At least 100 arrests took place this Saturday evening during anti-government protests in France against the decree approving the pension reform, which raises the minimum retirement age from 62 to 64.
However, this number is lower than the previous days. Thursday night, a few hours after the reform was passed, there were more than 200 arrests across the country.
This new type of protest, organized outside parties and unions, is more volatile and unpredictable. The number of mobilizations this Sunday is currently unknown.
This Saturday in Paris, 81 people were arrested at the end of a demonstration on the Place d’Italie, a place chosen instead of the Place de la Concorde, where the authorities had banned any protest because of the riots of the past nights. They were joined by dozens of others who had been arrested in the Plaza de la Concordia itself.
At the end of the march, during which slogans against Macron’s “authoritarianism” were heard, containers were set on fire and barricades were erected. Police responded with tear gas to the firing of projectiles by some demonstrators.
It is estimated that at least 4,000 participants gathered at Place d’Italie. In Lyon, 17 were arrested during a small protest of between 400 and 500 people.
Meanwhile, the pension reform further lowered the popularity of French President Emmanuel Macron in March, and currently only 28% of French people approve of his management, the lowest level of his mandates comparable to that of the “yellow vests” crisis “. the popular uprising that cornered him in 2018.
The Executive shows no signs of withdrawing. His runner-up, Economy Minister Bruno Le Maire, assured in an interview in Le Parisien that the reform “will come into effect” and warned that no form of violence will be “tolerated” at the protests.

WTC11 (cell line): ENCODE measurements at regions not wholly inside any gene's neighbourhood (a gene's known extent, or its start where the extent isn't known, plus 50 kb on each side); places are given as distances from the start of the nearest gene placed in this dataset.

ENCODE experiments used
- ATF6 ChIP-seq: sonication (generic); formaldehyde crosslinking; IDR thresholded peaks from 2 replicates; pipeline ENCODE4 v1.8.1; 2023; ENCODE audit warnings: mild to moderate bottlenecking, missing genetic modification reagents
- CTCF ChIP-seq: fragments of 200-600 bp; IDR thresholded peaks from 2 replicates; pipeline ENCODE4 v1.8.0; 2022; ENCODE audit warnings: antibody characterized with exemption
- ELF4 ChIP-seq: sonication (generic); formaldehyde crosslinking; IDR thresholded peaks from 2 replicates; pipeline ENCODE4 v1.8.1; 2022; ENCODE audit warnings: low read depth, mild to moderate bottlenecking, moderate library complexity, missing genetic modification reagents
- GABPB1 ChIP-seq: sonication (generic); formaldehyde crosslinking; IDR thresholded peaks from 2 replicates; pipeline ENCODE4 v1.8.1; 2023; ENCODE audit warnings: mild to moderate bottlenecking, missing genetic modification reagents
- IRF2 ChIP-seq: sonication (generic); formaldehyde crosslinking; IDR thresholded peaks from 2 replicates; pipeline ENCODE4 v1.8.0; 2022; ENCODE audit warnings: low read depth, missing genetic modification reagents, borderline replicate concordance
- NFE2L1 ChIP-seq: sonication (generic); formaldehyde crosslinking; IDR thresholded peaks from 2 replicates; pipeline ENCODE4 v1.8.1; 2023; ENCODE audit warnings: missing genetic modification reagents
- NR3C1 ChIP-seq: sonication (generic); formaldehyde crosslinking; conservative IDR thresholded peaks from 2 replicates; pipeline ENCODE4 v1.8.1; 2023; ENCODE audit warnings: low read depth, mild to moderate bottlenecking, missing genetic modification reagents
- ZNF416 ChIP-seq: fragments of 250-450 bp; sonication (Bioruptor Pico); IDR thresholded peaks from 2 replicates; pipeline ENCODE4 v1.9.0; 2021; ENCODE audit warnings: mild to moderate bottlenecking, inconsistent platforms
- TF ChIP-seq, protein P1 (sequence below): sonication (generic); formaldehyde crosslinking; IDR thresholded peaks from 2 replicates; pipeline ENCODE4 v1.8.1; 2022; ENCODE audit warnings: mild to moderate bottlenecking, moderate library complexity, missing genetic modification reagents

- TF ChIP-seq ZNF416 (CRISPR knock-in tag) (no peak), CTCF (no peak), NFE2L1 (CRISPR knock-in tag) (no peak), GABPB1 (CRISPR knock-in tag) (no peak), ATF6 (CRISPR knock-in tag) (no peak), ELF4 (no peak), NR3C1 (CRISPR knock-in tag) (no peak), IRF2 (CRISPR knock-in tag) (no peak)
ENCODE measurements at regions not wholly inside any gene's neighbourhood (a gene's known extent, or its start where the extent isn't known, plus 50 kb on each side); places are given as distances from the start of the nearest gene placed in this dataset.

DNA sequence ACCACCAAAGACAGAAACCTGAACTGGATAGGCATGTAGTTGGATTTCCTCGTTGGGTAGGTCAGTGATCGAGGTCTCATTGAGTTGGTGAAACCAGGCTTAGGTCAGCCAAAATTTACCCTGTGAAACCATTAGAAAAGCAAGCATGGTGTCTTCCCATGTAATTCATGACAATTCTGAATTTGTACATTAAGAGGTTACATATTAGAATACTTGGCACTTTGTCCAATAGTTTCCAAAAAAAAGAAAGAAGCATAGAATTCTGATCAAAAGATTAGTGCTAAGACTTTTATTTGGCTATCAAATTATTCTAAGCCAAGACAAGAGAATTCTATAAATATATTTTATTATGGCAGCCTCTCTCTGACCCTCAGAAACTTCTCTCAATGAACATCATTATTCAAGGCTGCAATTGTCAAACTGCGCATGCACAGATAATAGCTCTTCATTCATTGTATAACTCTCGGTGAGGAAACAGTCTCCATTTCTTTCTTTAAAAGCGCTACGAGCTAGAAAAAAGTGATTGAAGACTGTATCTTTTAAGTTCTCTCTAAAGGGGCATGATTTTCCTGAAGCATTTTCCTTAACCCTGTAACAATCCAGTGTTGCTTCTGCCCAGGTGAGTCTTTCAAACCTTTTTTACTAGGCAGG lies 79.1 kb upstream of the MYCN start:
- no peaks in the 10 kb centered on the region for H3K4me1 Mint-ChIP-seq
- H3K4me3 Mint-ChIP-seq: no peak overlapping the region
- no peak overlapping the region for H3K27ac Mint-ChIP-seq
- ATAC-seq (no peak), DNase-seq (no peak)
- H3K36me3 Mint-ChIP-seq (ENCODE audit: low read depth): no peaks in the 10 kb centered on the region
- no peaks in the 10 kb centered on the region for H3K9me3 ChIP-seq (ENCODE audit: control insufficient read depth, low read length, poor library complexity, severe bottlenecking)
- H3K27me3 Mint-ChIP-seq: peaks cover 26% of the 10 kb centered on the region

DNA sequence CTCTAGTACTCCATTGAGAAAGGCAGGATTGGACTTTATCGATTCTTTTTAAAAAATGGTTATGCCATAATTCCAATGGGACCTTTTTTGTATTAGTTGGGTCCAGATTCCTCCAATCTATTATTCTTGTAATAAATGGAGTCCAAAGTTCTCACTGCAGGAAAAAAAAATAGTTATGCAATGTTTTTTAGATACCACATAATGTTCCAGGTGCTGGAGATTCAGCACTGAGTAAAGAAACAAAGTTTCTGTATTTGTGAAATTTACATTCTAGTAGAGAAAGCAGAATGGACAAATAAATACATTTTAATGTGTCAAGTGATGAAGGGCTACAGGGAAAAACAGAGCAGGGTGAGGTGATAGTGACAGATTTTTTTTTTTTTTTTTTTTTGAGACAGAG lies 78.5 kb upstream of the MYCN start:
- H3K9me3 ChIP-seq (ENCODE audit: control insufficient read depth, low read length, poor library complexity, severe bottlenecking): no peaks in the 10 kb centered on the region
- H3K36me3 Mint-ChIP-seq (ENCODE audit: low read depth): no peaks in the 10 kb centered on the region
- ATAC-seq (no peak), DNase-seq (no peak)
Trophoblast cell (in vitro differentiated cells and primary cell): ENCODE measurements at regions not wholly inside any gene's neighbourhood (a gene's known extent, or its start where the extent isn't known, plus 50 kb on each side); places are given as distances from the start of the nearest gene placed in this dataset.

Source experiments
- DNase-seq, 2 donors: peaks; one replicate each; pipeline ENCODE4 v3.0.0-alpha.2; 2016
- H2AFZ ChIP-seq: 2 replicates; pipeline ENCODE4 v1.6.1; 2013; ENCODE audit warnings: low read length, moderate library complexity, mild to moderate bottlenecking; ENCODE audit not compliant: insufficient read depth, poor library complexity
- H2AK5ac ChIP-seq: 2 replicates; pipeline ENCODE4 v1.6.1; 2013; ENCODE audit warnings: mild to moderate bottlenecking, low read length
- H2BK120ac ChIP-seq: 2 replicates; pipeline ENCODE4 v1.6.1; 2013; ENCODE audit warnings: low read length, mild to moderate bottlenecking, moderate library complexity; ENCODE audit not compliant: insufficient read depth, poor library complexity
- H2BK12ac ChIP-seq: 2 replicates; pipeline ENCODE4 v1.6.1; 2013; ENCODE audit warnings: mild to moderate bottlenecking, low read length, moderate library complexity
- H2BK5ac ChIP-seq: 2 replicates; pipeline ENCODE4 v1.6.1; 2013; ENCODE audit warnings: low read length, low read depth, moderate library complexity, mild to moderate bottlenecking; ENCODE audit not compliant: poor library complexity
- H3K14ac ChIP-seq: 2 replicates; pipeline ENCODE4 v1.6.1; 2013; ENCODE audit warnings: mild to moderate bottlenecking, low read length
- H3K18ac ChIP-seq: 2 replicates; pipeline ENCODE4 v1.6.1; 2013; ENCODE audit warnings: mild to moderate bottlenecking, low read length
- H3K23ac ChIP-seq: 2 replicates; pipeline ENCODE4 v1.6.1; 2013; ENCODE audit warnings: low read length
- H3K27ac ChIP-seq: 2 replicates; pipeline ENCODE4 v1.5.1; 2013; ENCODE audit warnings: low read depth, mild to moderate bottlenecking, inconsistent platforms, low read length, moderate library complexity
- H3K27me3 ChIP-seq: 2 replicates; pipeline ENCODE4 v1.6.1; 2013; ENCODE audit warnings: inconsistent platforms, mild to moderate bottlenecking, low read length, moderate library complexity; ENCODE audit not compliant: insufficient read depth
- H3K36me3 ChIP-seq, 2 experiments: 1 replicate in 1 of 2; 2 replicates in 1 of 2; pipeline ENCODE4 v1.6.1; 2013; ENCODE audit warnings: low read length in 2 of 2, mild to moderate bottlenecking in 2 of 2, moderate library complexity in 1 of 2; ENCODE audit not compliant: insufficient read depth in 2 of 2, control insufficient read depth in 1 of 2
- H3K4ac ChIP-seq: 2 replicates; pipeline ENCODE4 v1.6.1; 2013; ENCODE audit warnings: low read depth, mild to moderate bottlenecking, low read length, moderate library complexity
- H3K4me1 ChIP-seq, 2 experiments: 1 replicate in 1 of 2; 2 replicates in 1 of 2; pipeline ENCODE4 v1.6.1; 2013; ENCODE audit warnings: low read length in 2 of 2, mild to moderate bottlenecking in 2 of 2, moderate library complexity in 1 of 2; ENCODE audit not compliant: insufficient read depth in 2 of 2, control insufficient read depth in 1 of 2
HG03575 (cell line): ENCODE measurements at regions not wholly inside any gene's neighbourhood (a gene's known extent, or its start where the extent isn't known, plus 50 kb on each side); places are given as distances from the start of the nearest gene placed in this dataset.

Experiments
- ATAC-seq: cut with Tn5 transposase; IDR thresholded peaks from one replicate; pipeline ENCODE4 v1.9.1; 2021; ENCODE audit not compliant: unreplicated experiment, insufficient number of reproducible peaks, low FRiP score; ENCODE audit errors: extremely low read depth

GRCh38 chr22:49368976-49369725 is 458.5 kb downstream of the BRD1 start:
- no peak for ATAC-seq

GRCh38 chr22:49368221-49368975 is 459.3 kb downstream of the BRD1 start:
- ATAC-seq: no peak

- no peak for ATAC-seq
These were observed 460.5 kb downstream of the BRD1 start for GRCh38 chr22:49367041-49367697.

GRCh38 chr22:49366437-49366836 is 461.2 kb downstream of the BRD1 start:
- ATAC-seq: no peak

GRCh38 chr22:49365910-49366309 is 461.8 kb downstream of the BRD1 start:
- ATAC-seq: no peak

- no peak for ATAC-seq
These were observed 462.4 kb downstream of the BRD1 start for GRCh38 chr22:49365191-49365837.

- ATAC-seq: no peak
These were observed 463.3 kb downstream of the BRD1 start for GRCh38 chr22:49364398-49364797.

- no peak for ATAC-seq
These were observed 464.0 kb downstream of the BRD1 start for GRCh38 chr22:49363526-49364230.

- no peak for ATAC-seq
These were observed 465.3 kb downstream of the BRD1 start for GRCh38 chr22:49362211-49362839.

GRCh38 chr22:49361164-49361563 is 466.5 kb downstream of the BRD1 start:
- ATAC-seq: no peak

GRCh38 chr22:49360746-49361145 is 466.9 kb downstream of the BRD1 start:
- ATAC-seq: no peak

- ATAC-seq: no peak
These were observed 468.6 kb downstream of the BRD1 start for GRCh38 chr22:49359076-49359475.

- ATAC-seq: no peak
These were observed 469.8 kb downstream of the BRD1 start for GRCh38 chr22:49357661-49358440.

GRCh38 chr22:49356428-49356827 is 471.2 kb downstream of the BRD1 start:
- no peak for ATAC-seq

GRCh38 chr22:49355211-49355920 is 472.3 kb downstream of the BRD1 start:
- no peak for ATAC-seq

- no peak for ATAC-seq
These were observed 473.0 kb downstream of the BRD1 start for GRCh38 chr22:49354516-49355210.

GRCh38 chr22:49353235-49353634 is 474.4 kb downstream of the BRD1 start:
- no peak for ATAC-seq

The government itself faces two motions of censure on Monday, tabled by a group of centrists and regionalists supported by the left and another by the far right.
However, both initiatives have little chance of success, should the conservative formation Los Republicanos (LR) manage to maintain the voting discipline they failed to achieve on the 16th when the executive, in a relative minority, was forced to enforce Article 49.3 due to the lack of a clear majority in the Assembly.
The union strikes against the reform continue. Several refineries are blocked and the interruptions in waste collection in Paris are palpable.
Despite the fact that the government has mandated the return of some workers for health reasons, thousands of tons of rubbish still accumulate on the sidewalks.
The Paris city council, which supports the strike and does not cooperate with the government, estimated that the amount of waste has stabilized at 10,000 tons.
Source: El heraldo
Karen Clayton is a seasoned journalist and author at The Nation Update, with a focus on world news and current events. She has a background in international relations, which gives her a deep understanding of the political, economic and social factors that shape the global landscape. She writes about a wide range of topics, including conflicts, political upheavals, and economic trends, as well as humanitarian crisis and human rights issues.